LOS ANGELES (Legal Newsline) - A California woman is suing Samsung, alleging fraud, false advertising and unjust enrichment for selling a water-resistant phone she claims didn’t resist water at all.
Dulce Alondra Velasquez-Reyes of Ontario, California, filed a class action complaint on behalf of herself and others similarly situated Sept. 12 in the U.S. District Court for the Central District of California against Samsung Electronics America Inc. She alleges the manufacturer deceived consumers through false representations that the Samsung Galaxy S7 is water resistant.
According to the complaint, on May 1 Velasquez-Reyes purchased the Samsung Galaxy S7 cell phone after she was influenced by Samsung's advertisement that the phone was water resistant.
On July 20, Velasquez-Reyes accidentally dropped her phone into a toilet and dried it off. When she turned the phone back on, the complaint alleges it malfunctioned and stopped operating.
Valesquez-Reyes contends that when she contacted Samsung, the company refused to replace or refund the damaged phone.
Daniel Girard, attorney for the plaintiff, told Legal Newsline after the phone stopped working his client, “contacted Samsung and her carrier personally [and] the reason Samsung gave for not replacing or repairing her unit was that it had water-damage.”
Samsung advertises on its website that the Galaxy S7 will "repel spills, splashes and dunks without a bulky protective case" and is "water resistant up to 5 feet of water for up to 30 minutes; rinse residue/dry after wet."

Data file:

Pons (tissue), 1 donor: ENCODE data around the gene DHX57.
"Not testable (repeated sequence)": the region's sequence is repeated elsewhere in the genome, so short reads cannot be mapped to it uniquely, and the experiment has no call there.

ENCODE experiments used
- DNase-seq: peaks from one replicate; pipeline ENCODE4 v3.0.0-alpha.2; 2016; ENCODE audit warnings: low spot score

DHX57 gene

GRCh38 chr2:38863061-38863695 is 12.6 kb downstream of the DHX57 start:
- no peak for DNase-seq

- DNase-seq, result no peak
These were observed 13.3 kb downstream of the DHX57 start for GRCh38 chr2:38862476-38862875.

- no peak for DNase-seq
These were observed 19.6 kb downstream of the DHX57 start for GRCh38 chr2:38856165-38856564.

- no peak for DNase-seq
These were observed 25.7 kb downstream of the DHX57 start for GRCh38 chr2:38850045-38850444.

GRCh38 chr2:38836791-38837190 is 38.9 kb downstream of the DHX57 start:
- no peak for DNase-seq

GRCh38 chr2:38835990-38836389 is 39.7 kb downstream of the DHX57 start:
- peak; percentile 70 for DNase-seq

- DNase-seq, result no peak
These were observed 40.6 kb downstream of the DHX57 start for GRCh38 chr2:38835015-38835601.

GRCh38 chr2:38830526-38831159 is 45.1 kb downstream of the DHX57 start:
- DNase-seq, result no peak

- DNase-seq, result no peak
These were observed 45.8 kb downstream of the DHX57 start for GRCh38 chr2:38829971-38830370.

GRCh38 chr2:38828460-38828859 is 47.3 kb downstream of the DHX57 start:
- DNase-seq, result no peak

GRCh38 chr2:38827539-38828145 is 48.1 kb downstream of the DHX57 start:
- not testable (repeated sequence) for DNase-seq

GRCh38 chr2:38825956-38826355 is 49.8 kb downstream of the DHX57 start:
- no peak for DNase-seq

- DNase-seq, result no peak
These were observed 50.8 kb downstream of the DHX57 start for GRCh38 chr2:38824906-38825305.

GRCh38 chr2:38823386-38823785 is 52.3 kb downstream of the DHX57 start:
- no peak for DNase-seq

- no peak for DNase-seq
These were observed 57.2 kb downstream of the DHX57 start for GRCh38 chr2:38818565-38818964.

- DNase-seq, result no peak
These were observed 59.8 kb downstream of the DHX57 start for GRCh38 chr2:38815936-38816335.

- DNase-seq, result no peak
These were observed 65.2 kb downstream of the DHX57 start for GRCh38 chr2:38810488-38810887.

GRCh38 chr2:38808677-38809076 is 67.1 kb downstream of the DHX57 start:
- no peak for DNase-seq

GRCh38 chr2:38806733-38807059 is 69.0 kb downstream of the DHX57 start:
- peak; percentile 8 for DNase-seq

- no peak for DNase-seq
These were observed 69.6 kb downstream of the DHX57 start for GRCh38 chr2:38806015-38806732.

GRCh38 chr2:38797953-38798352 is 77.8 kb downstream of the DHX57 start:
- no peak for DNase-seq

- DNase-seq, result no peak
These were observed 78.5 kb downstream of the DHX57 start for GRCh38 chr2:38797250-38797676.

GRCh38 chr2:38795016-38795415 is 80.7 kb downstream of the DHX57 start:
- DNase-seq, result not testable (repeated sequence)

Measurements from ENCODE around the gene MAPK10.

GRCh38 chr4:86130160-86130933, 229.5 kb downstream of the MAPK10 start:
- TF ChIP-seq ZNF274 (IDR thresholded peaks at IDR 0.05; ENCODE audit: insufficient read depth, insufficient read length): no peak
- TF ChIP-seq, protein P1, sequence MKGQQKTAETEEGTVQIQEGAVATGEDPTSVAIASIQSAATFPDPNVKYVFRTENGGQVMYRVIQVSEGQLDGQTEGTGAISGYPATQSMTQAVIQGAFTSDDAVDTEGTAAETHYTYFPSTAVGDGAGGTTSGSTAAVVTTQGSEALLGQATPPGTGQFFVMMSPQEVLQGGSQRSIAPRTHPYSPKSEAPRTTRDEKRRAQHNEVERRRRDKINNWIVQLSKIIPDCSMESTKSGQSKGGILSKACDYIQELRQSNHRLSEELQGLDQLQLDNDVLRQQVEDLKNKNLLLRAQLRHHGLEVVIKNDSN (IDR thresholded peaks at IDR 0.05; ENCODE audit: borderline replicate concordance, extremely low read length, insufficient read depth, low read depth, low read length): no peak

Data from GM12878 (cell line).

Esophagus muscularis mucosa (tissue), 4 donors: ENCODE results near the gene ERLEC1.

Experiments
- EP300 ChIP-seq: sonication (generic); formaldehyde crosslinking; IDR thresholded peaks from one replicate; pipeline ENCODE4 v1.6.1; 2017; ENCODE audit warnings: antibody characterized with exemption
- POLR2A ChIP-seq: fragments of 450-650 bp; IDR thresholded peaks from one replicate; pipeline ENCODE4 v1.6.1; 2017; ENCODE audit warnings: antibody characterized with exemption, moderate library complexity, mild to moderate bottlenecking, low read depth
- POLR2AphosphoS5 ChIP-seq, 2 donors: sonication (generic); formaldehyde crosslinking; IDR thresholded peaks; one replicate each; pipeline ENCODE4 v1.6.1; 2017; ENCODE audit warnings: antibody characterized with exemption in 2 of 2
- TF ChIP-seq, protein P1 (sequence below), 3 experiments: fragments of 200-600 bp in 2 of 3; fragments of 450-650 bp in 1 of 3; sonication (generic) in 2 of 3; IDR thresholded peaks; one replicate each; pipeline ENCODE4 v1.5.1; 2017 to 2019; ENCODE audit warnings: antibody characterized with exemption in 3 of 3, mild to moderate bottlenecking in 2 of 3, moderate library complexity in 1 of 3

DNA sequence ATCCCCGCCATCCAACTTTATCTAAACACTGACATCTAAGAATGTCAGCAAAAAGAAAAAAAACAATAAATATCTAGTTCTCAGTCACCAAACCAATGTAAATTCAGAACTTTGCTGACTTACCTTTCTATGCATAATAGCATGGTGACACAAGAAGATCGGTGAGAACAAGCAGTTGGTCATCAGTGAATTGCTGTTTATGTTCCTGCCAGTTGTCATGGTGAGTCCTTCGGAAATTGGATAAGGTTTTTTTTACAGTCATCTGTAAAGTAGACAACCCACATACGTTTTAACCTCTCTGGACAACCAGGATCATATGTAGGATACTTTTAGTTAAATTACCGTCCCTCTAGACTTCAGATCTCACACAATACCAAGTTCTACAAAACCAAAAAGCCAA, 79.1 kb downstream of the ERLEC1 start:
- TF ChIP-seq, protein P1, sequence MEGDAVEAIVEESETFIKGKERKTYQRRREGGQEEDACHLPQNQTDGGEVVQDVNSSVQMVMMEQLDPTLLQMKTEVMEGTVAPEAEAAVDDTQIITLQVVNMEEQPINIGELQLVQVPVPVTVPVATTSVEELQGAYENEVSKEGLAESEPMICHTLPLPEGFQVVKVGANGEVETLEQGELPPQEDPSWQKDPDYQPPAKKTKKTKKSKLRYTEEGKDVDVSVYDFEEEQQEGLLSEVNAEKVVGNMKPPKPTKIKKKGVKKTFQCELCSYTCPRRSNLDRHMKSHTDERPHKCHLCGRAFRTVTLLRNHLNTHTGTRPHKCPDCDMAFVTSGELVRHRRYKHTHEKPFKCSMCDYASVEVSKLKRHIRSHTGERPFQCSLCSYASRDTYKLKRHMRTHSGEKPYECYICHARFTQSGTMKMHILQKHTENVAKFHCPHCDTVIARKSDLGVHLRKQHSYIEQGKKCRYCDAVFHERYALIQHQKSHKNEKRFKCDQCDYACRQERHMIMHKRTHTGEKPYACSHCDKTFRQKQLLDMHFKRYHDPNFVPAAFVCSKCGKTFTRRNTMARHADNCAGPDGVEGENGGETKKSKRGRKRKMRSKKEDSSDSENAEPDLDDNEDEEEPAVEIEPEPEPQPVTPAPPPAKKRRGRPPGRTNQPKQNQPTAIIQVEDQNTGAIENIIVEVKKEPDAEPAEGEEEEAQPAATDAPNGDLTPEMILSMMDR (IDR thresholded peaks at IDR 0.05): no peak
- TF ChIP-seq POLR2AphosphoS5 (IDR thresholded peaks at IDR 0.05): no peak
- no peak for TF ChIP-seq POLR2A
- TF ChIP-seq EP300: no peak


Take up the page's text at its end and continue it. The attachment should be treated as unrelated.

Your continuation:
The complaint describes how Samsung advertises the Galaxy S7 via television and online videos showing users snorkeling, surfing and kayaking with the Galaxy S7 phone, as well as showing users dumping champagne on the phone, spraying it with a water hose and dunking it in a fish tank.
The complaint alleges Samsung was deceptive in its advertising and that it was aware the claims of the phone being water resistant were false.
“Samsung’s website represents that the S7 Phone is water resistant. The website includes a video showing an S7 Phone emerging from a pool of water and remaining operational. Samsung’s website also states ‘Because water happens’ and ‘Feel free to get your phone wet,’” the complaint states.
Velasquez-Reyes says Samsung’s representations of water resistance materially influenced her choice to purchase the Galaxy S7, and she would not have made the purchase absent Samsung’s representations that the device was water resistant.
Girard said Samsung did not provide his client a reason why it advertises the phone as water resistant, but told Legal Newsline, “Water-resistance is an advantage in a competitive market.”
Velasquez-Reyes alleges in the complaint Samsung provided the same response to other consumers who faced the same issue. Girard said, “We obtained this information through our investigation,” but said he does not know how many other consumers were affected.
Velasquez-Reyes alleges because of Samsung’s false advertising and refusal to refund or repair her phone, she suffered monetary damages from paying for a premium product. She is seeking class certification, trial by jury, monetary relief, injunctive and declaratory relief, interest, attorney fees and court costs.
Samsung did not respond to Legal Newsline’s request for comment.